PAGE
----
Gareth Southgate has been praised highly for the positive management of the England football team in the Euros 2021 as well as in the 2018 World Cup.
Every company’s beginning is hard, which is why small business owners are tasked with perfectly balancing the budget, or risk unplanned bankruptcy and an abrupt end.
Many business owners struggle to explain their accounts and numbers (we’ve all seen this on Dragon’s Den). However, unless you understand the story your numbers are telling you, you are likely to be running your business on luck alone.
Good leadership is vital regardless of the size of the business, but a medium or large business will at least have enough managerial support to mitigate the damage caused by leadership problems. A small business doesn’t have that kind of buffer. With such a small team, a lack of stable direction can have disastrous consequences.
Everyone has a unique personality. That’s part of the reason why people are so interesting. But sometimes, personalities clash. When it comes to working in a team, knowing how to manage different personality types is a vital skill. While we are all unique, it is generally accepted that we all sit on a spectrum of introversion and extroversion. It’s common in the workplace for personalities from different areas of the spectrum to collide and it can be a challenge to work with or manage introverts and extroverts.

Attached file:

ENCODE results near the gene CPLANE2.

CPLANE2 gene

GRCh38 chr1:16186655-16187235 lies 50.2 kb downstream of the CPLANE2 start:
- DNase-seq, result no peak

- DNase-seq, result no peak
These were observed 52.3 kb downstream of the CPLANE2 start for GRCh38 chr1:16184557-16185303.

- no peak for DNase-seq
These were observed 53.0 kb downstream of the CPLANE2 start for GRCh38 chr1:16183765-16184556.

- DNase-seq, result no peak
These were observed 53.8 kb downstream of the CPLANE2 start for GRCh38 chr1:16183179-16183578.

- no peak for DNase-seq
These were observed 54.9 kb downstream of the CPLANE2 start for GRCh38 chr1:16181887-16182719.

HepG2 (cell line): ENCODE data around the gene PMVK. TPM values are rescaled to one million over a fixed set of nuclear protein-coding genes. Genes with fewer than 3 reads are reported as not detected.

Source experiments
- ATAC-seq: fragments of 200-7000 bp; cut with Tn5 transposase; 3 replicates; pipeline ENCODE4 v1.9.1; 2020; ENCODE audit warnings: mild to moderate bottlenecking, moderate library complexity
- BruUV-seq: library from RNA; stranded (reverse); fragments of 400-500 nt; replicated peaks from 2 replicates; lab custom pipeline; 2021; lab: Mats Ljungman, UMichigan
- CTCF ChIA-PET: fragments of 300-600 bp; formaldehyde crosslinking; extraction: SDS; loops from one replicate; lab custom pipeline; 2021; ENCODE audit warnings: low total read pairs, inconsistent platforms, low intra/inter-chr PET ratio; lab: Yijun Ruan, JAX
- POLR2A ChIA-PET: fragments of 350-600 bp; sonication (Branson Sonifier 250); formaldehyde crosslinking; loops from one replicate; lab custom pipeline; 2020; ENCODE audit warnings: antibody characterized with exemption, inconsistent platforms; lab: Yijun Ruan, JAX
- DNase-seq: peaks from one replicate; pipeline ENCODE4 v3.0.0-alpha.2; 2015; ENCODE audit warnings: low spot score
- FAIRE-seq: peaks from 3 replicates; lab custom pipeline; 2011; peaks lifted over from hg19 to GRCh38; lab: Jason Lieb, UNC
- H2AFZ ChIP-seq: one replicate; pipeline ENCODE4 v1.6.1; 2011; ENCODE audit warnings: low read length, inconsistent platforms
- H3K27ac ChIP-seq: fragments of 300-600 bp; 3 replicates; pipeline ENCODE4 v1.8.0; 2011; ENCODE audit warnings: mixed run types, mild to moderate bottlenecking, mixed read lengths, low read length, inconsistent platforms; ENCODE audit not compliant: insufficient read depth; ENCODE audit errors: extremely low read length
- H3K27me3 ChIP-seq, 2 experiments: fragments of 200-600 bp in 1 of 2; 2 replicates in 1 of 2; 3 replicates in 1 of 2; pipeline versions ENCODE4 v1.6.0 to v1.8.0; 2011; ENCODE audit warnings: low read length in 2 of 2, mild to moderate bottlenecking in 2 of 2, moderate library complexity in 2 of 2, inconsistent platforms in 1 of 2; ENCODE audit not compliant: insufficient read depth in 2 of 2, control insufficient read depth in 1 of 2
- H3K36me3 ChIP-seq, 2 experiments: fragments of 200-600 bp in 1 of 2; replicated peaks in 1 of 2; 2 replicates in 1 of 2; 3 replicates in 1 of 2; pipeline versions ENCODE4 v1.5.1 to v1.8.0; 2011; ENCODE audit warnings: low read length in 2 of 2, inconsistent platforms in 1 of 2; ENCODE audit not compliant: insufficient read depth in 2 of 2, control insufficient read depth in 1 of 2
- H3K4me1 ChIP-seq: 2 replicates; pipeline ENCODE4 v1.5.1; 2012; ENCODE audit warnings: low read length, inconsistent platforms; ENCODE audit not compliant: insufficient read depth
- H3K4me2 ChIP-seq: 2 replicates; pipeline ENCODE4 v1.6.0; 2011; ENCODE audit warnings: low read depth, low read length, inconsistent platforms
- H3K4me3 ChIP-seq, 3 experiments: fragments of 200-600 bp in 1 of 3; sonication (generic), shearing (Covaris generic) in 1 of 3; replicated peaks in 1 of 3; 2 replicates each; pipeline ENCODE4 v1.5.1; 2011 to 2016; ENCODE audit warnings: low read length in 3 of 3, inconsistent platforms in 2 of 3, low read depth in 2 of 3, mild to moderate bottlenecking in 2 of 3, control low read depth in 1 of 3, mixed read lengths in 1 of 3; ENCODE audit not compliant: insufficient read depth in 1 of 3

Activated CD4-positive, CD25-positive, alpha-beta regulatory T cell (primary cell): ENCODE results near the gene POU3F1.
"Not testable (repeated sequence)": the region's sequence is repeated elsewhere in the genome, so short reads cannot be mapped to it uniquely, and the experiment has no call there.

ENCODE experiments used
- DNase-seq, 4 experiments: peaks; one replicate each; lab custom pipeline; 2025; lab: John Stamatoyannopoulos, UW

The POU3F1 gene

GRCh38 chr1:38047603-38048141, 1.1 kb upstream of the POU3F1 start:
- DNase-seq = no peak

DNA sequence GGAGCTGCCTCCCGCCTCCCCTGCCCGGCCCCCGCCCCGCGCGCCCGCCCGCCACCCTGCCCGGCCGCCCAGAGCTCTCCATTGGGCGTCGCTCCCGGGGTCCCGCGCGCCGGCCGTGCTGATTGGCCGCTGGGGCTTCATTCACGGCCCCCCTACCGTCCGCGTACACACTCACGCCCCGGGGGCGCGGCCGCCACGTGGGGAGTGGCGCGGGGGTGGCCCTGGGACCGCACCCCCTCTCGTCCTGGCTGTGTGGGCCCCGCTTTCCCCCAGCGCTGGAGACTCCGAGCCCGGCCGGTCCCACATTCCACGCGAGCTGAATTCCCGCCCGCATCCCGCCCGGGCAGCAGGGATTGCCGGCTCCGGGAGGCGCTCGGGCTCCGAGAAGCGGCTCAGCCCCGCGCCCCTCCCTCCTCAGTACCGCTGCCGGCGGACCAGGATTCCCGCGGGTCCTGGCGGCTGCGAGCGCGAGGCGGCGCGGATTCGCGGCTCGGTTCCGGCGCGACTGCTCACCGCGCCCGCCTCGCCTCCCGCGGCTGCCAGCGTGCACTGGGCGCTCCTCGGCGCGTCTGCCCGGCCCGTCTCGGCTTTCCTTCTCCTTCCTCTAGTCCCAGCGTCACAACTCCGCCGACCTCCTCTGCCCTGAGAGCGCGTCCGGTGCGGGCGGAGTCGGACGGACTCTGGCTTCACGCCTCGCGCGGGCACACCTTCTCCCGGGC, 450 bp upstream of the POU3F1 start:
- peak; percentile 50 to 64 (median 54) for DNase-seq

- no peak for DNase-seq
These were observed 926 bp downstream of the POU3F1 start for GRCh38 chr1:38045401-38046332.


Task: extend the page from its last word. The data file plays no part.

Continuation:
Virtual teams and telecommuting are now accepted features of corporate life and continue to be on the rise. The benefits are many: flexible working, cost reduction, increased employee motivation, productivity gains, reduced stress and sickness levels. Aided by technology you can connect with team members almost anytime, anywhere. You can join a meeting from your small businesses premises as easily as you can conduct an appraisal conversation from your kitchen table. As remote working is getting increasingly popular, you will need to know how to manage remote workers.